Olympic National Park is one of our favorite national parks in the American Northwest. There is a wide variety of scenery, with scenic coastal views, beautiful temperate rain forests, and fantastic mountain vistas all available for you to see. Olympic National Park also sports a wide variety of wildlife. Whales, black bears, elk, mountain goats, and a variety of other animals live in the park or off its coast.
In this guide, we will provide you with the resources necessary to plan a successful trip to Olympic, as well as any tips that we have picked up in our many visits.
How to Get There
Olympic National Park is located in Northwest Washington State, and is very close to Seattle Washington. If you plan to fly in to visit the park, we would definitely recommend flying into Seattle. If you plan to see other things while in the Northwest, we have provided you a table below on how far Olympic National Park is from some other large cities in the Northwest.
|Seattle, Washington||2 hours|
|Portland, Oregon||2.75 hours|
|Spokane, Washington||6.5 hours|
When we visited, we flew into Seattle and then visited Olympic National Park, Mount Rainier National Park, the North Cascades National Park, Mount Hood, and Mount St. Helens all in one trip. If you are into national parks and scenic landscapes, there really is a lot to do and see in there area.
Portland, Oregon is also very close. If you have some extra time, you can probably work a stop in Portland into your trip. You can see the beautiful Multnomah Falls (located 30 miles outside Portland), the gorgeous Heceta Head Lighthouse (13 miles north of Florence, Oregon), and drive down the coast to see some of the prettiest coastline in the United States.
Best Time to Visit
No matter when you decide to visit Olympic National Park, you will never be short on things to see or do. However, depending on why you are visiting and what you would like to see, some seasons may be better than others for those activities.
Spring (March thru May)
Spring is a fairly wet and humid time of year to visit Olympic National Park, but it is also one of the best times to visit the park to see wildlife. The month of March is arguably the best time to come to see the famous Roosevelt Elk, for whom the park was originally established to protect. They can often be spotted near the park’s rain forests. And in April and May, you will likely have the best opportunity to spot one of the park’s many black bears, as they just just starting to wake up and become active.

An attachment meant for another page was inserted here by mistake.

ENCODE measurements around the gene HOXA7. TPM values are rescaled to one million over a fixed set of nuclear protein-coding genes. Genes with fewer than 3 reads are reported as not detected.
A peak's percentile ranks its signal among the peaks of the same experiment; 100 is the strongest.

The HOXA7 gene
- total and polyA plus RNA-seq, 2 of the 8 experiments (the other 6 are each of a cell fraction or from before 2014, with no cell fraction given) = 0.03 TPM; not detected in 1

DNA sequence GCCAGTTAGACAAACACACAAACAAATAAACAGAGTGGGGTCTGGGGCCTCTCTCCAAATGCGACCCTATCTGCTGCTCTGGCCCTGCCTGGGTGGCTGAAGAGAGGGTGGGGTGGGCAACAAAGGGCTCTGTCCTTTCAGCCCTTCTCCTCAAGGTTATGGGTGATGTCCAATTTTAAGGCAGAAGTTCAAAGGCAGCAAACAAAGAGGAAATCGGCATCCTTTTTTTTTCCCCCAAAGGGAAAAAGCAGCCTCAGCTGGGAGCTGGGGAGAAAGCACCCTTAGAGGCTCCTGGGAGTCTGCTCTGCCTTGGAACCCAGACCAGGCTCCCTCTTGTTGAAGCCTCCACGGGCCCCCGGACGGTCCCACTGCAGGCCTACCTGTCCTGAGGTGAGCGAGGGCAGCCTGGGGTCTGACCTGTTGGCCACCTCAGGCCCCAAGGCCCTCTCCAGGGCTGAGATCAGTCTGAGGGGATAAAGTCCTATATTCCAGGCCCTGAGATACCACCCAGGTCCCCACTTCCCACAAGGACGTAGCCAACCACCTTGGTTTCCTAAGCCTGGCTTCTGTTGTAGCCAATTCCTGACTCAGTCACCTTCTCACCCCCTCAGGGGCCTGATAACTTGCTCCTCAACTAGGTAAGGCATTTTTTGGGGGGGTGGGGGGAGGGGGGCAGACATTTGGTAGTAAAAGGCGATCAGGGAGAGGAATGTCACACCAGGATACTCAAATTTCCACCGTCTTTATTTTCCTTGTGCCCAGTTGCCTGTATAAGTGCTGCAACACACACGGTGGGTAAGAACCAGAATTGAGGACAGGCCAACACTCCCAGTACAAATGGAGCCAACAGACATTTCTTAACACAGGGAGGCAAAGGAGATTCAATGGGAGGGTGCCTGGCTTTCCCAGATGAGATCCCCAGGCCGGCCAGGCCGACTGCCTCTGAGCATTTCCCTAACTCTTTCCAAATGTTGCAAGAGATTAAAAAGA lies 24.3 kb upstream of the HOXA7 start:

Animals are fairly easy to spot this time of year, as they often use the park’s many roads and hiking trails to get around. Because the humidity is still relatively high, there is a good chance you could see some of the smaller animals the park is famous for, such as amphibians, snails, and banana slugs.
During the early part of the season, the high country, including the access road to Hurricane Ridge, is only accessible on weekends. However, by late Spring (weather permitting), the high country becomes more accessible. If Hurricane Ridge is high on your list of things to see at Olympic, we would suggest you monitor the Hurricane Ridge Twitter Account to see when the access road opens full time.
Summer (June thru August)
Summer is undoubtedly the most popular, and also the busiest, time of year in Olympic National Park. This time of year the park is at its driest, with precipitation and humidity levels relatively low. However, because of the low humidity, rain forest animals such as banana slugs and snails are much harder to spot.